Texas Ratsnake (Black Rat Snake)

Colubridae (nonvenomous snakes) in the order Squamata (lizards and snakes)

Often called the "black snake," this is one of our state's largest and most familiar snakes. Generally shiny black, but some individuals show dark brown blotches. Small patches of red sometimes appear between the scales along the sides. The upper lip, chin, and lower part of the neck are usually white. The belly is white, mottled with gray, or may be checkered with black. Young are light gray or tan, with distinct dark brown or black blotches on the back and sides. A black band passes between the eyes and angles down toward the mouth. After a year or two of growth, the color changes to a more uniform black.

Length: 3½-6 feet.
Habitat and conservation: 
A forest-dwelling species, preferring rocky, wooded hillsides or sections of woods along streams and rivers (especially in former prairie and savanna areas of the state). They take shelter in brushpiles, hollow trees, farm buildings, and old houses where mice are plenty. They are excellent climbers and often bask in trees. They overwinter in mammal burrows, rock outcrops, old rock quarries, and other places, including rotted stumps or root systems of dead trees.
Texas ratsnakes eat a variety of rodents, small rabbits, bats, bird eggs, small birds, and, on occasion, lizards. Prey is killed by constriction. They are excellent climbers and often climb trees to raid bird nests (including bluebird boxes) for eggs and young. Young Texas ratsnakes eat frogs, lizards, and insects.
Distribution in Missouri: 
Statewide. It may intergrade (hybridize) with the gray ratsnake (Pantherophis spiloides) in the southeastern corner.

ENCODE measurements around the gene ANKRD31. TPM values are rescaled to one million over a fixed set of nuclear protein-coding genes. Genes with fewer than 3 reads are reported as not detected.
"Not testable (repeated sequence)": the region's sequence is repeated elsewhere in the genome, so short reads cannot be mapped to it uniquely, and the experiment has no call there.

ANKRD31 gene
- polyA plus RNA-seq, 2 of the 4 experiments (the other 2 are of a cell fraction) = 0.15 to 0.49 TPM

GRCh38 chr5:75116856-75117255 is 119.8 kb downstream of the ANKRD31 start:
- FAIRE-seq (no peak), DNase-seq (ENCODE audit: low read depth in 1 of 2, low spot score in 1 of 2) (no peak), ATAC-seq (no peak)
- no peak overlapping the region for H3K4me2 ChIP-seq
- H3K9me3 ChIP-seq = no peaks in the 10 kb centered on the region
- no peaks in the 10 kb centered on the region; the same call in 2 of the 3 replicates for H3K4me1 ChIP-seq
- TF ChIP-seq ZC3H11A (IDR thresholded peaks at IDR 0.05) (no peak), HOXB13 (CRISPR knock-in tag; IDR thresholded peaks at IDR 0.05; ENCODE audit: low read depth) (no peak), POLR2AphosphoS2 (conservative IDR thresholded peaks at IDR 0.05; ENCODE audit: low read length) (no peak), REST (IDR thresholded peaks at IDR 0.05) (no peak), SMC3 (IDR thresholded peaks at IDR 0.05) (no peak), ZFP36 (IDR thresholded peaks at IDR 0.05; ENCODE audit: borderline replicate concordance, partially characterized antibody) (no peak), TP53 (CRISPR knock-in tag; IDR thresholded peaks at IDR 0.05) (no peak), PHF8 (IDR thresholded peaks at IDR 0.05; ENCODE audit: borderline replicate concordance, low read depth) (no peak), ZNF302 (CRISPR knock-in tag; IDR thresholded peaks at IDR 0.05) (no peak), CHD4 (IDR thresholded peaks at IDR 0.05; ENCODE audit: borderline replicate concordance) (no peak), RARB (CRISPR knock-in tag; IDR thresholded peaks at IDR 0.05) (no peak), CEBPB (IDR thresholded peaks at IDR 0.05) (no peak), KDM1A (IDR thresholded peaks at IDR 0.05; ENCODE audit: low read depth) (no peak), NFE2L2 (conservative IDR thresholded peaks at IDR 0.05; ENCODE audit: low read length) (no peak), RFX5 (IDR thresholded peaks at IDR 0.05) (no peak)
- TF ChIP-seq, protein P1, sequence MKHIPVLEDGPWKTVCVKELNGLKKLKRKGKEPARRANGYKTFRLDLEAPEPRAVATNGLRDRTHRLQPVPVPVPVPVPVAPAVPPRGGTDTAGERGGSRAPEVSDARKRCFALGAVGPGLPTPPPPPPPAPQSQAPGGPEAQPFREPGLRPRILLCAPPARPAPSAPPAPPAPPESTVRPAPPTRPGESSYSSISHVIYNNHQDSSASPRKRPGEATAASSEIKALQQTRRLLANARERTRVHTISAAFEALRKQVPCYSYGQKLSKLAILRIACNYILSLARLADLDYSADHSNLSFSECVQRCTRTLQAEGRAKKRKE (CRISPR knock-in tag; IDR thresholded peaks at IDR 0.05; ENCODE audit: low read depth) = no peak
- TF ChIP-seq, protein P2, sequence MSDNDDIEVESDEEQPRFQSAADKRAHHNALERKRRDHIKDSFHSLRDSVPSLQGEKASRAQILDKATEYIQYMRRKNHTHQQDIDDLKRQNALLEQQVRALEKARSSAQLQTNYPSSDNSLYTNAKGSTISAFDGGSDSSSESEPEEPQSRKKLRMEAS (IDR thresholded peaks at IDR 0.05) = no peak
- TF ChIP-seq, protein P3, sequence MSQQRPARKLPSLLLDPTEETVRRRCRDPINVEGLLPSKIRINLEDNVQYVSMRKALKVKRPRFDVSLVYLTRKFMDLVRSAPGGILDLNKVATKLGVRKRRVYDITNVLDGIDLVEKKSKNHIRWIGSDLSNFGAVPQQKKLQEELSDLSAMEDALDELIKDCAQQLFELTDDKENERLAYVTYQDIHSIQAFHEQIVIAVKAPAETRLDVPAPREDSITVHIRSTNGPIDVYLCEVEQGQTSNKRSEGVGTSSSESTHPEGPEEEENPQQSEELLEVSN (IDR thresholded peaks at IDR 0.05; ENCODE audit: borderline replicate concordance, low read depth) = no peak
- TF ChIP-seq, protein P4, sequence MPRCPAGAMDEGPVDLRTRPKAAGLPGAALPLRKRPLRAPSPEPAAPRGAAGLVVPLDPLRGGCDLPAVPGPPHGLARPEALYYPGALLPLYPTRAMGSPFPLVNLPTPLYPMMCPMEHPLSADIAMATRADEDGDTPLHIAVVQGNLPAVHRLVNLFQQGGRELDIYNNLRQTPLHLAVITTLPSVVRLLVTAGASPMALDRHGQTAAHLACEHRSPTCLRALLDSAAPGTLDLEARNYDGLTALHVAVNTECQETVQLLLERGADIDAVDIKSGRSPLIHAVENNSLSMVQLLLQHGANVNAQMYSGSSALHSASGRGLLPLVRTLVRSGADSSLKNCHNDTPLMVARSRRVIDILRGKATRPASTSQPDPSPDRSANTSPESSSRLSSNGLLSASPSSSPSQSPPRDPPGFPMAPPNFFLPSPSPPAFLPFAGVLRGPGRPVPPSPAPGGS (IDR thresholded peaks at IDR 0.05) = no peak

Common. This species was long known as the black rat snake, and many know it simply as "black snake." Recent research has led scientists to reclassify this species in relation to its relatives, so its name has changed accordingly. Herpetologists, like ornithologists, carefully apply common names that correspond exactly to the scientific names. When scientific names change, the common names usually change, too.
Life cycle: 
This species is active in early April through early November. In spring, early summer, and autumn, they hunt in the daytime; in hot weather, they are nocturnal. Courtship and mating is usually in spring but also occurs in summer and fall. Eggs, usually 6–30, are laid in June or early July in rotten stumps or logs, sawdust piles, or under rocks. Eggs hatch in autumn.
Human connections: 
Only someone who has dealt with a mouse or rat problem can truly appreciate this natural, nonpoisonous hunter of rodents. These snakes reduce damage to crops and stored grain by rodents without the use of deadly poisons. This far outweighs the occasional theft of a few hens' eggs or baby chickens.
Ecosystem connections: 
As a predator, this snake helps keep populations of other animals, especially rodents, in check. Although it can defend itself by trying to bite, by vibrating its tail ominously, and by smearing a stinky musk on attackers, this snake often becomes food for hawks and other predators.